The Writers' Federation of Nova Scotia extends its sincere congratulations to all winners in the 35th Atlantic Writing Competition and its heartfelt thanks to all of the judges who volunteered their time and expertise. Judges were tasked with evaluating all finalist manuscripts, choosing the eventual winners, and writing a citation celebrating their outstanding qualities.
The Young Adult/Juvenile Novel Prize
1st Place: "Secrets of the Hotel Maisoneuve" by Richard Levangie, Dartmouth, NS
2nd Place: "Unobtanium" by Katrina Nicholson, Sydney, NS
3rd Place: "Juggling Time" by Judy Dudar, Halifax, NS
Winners' citation by Susan White
The three manuscripts I have chosen all exhibit evidence of many hours of thoughtful writing and having achieved a quality suitable for submission to a publisher. All three showed depth of story that meets a pre-editing standard showing much potential. Relevant themes such as self esteem, self identity, bullying and harassment issues, taking responsibility, showing initiative and finding your passion were common threads throughout the three pieces. I feel that the content and voice presented in each would appeal to the Y/A reader.
The third place winner “Juggling Time” deals with a subject that would appeal to young readers. An interest in juggling and the attempt to master the challenging skill brings two of the characters together. Their friendship develops as they both deal with unpleasant situations involving feelings of loneliness and exclusion while facing bullying at school. They become determined to achieve a goal which ends up helping others and also helping the situation.
The second place winner “Unobtanium” is an adventure set around the challenging sport of mountain bike racing and finds twin siblings struggling with their identity and questioning their future as they find out about a mother they have never known. Ambition and the desire to win conflict with a clear understanding of the truth when faced with some difficult choices. Love and loyalty is tested with the adventure of a cross- Atlantic trip and amid a backdrop of high stakes in the cutthroat world of competitive bike racing.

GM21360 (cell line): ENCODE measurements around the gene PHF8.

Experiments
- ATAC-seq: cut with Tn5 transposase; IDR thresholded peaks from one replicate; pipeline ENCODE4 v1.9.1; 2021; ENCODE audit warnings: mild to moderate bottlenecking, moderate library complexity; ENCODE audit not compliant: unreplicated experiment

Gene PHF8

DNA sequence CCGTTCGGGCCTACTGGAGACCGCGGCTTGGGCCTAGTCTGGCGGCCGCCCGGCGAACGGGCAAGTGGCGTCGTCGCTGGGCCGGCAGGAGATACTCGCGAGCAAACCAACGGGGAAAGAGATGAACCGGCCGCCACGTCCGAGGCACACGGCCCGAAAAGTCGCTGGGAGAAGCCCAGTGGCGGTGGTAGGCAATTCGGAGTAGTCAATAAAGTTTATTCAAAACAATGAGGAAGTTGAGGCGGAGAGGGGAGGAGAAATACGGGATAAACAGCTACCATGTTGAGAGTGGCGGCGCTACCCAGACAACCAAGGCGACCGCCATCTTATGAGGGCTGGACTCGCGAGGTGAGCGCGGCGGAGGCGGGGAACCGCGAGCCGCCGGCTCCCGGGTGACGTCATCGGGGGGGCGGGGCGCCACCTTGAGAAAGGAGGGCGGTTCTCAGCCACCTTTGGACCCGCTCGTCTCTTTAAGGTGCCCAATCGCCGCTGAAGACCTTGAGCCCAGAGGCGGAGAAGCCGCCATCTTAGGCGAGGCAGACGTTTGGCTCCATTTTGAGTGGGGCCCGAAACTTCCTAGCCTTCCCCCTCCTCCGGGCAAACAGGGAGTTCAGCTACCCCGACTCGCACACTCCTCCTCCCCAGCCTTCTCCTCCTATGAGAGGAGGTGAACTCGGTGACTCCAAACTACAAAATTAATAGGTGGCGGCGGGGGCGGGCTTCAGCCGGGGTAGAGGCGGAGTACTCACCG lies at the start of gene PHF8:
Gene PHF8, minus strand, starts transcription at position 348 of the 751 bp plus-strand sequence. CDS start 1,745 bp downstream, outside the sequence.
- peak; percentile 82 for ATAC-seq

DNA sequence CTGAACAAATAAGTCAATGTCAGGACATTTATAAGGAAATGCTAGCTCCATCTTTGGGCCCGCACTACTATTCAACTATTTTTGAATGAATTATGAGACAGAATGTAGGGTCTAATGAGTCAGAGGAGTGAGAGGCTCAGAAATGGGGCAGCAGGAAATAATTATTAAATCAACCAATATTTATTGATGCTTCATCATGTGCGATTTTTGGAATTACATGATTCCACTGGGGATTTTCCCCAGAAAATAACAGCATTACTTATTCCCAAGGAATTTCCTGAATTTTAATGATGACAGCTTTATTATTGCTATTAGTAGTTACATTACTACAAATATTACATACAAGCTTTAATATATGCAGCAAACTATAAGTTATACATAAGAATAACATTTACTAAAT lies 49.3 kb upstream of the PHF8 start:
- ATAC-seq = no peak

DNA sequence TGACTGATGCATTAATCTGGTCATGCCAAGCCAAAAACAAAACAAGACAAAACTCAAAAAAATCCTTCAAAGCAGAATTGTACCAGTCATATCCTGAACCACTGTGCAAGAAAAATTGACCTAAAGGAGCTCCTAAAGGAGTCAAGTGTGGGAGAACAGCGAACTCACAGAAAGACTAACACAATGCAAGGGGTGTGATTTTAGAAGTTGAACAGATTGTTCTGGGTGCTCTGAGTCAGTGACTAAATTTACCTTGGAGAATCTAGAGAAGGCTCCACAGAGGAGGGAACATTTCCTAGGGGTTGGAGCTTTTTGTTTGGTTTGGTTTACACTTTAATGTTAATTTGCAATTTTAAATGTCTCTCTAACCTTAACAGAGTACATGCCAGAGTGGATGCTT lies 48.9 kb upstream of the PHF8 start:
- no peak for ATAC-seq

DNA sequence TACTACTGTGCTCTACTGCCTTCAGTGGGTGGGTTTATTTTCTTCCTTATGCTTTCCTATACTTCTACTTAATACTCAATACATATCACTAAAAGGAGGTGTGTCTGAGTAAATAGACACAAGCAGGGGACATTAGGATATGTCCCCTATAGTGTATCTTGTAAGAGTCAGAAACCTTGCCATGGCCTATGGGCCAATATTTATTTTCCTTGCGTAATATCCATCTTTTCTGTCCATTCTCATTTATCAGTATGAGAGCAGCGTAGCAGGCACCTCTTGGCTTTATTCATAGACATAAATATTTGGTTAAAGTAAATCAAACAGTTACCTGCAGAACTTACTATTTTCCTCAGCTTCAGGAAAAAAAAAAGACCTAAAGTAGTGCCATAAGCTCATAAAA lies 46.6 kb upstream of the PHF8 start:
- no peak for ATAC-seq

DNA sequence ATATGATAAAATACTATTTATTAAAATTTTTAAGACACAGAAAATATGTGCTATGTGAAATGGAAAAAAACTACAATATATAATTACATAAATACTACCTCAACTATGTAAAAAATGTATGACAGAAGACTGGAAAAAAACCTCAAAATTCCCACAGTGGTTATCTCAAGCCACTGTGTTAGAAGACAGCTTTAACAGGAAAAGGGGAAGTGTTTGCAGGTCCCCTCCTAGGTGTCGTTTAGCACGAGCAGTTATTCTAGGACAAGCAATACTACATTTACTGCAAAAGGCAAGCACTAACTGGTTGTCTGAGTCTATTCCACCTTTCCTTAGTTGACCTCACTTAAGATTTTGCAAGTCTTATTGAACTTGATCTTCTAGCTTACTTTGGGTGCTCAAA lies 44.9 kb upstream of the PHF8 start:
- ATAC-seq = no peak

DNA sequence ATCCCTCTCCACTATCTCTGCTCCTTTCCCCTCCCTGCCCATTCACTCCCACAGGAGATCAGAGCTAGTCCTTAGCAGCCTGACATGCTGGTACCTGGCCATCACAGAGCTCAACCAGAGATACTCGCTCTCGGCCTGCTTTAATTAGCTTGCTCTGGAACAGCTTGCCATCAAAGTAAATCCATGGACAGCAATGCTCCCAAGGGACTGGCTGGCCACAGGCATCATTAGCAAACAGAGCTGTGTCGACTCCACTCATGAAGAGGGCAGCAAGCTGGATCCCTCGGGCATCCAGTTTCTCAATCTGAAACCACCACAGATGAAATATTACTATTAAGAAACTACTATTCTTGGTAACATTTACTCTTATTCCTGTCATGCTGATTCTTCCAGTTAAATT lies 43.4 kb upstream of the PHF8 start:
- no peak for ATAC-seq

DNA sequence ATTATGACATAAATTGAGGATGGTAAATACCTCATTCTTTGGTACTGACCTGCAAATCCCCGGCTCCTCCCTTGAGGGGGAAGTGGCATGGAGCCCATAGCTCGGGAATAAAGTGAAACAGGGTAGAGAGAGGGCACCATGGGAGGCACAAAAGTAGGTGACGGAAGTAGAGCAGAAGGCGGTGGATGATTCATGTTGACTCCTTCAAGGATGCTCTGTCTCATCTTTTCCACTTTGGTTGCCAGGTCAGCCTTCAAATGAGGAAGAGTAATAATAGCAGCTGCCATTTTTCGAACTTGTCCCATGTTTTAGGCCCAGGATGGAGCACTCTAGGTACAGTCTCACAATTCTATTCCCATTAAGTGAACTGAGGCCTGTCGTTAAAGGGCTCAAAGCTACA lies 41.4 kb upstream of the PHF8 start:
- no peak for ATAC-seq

The first place winner “Secrets of the Hotel Maisoneuve” begins with a young man facing the challenges of several difficult situations: a move brought on by economic upheaval; a loss of friends and familiar surroundings and strain on family brought on by a huge labour intensive project his father is undertaking to refurbish a historic hotel in Montreal. To add to these challenges Jacob’s daily outings have been plagued by the constant harassment and aggression from a kid who roughs him up and repeatedly steals from him. During an altercation an elderly woman is injured and Jake must assist in her recovery. This forces Jacob to take responsibly and to look deeper in to his ancestry. There is an interesting side story that unfolds through letters and clues to which lead him to find treasures which will in the end change all of the difficulties he is dealing with. The historic aspect is very compelling and well integrated in the story.
My congratulations to the writers of the winning entries and all the writers that submitted to this year’s contest. I also applaud the continuing efforts of the Writers’ Federation of Nova Scotia to support and encourage writers in Atlantic Canada.
Susan White, of Clifton Royal, NB, won the AWC's YA/Juvenile Novel Prize in 2010 for "The Year Mrs. Montague Cried." The manuscript was later published under the same name by Acorn Press and eventually won the Ann Connor Brimer Award for Children's Literature in 2011.
The Joyce Barkhouse Writing For Children Prize
1st Place: "Callista, the Amazing Honey Bee, Tells All" by Patsy Clothier, Wolfville, NS
2nd Place: "Christmas and the Wicked Old Witch" by Jo-Anne Hemming, New Maryland, NB
3rd Place: "Monarchs" by Jo Shawyer, St. John's, NF
Winners' citation by Jan Coates
Two distinguishing features of the 2012 winning entries in the Writing for Children category are: 1) each piece responds beautifully to a child's curiosity and sense of wonder, and, 2) each story contributes to young readers' understanding of, and empathy for, creatures other than themselves. There are magical elements within all three of these child-centered pieces; the magic of the natural world, and also a magical world inhabited by imaginary beings.
Young readers of these stories will gain new insights into the lives of familiar characters, including butterflies, bees, witches and Santa Claus. Answers to questions such as, "what's it like to be a witch's child?”, "why do bees buzz?” and, "how do fragile Monarch butterflies manage such long annual migrations?" are found within these pieces. They are presented in interesting, colourful and child-friendly language and styles, including flowing rhyme and a just-right amount of charming description that leaves ample room for complementary illustrations.